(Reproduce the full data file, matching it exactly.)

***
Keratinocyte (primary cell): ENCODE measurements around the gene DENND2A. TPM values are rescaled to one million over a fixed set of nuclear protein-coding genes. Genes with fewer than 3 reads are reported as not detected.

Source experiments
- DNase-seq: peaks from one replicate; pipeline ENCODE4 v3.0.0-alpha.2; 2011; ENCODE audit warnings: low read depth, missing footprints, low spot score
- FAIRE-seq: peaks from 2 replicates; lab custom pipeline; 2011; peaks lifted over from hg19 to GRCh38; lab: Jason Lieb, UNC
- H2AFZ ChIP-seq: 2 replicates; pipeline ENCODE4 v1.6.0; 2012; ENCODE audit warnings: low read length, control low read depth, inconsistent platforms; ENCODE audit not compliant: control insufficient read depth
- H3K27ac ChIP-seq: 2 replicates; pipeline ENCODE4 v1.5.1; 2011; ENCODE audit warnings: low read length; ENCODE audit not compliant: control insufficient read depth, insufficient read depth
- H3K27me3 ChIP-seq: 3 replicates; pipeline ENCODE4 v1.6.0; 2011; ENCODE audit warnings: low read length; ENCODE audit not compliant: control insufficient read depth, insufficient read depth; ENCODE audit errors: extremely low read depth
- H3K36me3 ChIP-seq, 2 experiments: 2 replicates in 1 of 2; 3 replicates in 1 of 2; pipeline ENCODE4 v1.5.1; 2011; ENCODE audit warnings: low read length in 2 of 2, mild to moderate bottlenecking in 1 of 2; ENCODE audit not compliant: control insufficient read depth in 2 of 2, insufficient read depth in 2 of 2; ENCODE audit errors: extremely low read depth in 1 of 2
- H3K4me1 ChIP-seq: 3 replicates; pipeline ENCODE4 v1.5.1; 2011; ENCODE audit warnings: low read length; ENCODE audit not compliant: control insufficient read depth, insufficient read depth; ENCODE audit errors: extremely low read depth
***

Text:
Keratinocyte (primary cell): ENCODE measurements around the gene DENND2A. TPM values are rescaled to one million over a fixed set of nuclear protein-coding genes. Genes with fewer than 3 reads are reported as not detected.

Source experiments
- DNase-seq: peaks from one replicate; pipeline ENCODE4 v3.0.0-alpha.2; 2011; ENCODE audit warnings: low read depth, missing footprints, low spot score
- FAIRE-seq: peaks from 2 replicates; lab custom pipeline; 2011; peaks lifted over from hg19 to GRCh38; lab: Jason Lieb, UNC
- H2AFZ ChIP-seq: 2 replicates; pipeline ENCODE4 v1.6.0; 2012; ENCODE audit warnings: low read length, control low read depth, inconsistent platforms; ENCODE audit not compliant: control insufficient read depth
- H3K27ac ChIP-seq: 2 replicates; pipeline ENCODE4 v1.5.1; 2011; ENCODE audit warnings: low read length; ENCODE audit not compliant: control insufficient read depth, insufficient read depth
- H3K27me3 ChIP-seq: 3 replicates; pipeline ENCODE4 v1.6.0; 2011; ENCODE audit warnings: low read length; ENCODE audit not compliant: control insufficient read depth, insufficient read depth; ENCODE audit errors: extremely low read depth
- H3K36me3 ChIP-seq, 2 experiments: 2 replicates in 1 of 2; 3 replicates in 1 of 2; pipeline ENCODE4 v1.5.1; 2011; ENCODE audit warnings: low read length in 2 of 2, mild to moderate bottlenecking in 1 of 2; ENCODE audit not compliant: control insufficient read depth in 2 of 2, insufficient read depth in 2 of 2; ENCODE audit errors: extremely low read depth in 1 of 2
- H3K4me1 ChIP-seq: 3 replicates; pipeline ENCODE4 v1.5.1; 2011; ENCODE audit warnings: low read length; ENCODE audit not compliant: control insufficient read depth, insufficient read depth; ENCODE audit errors: extremely low read depth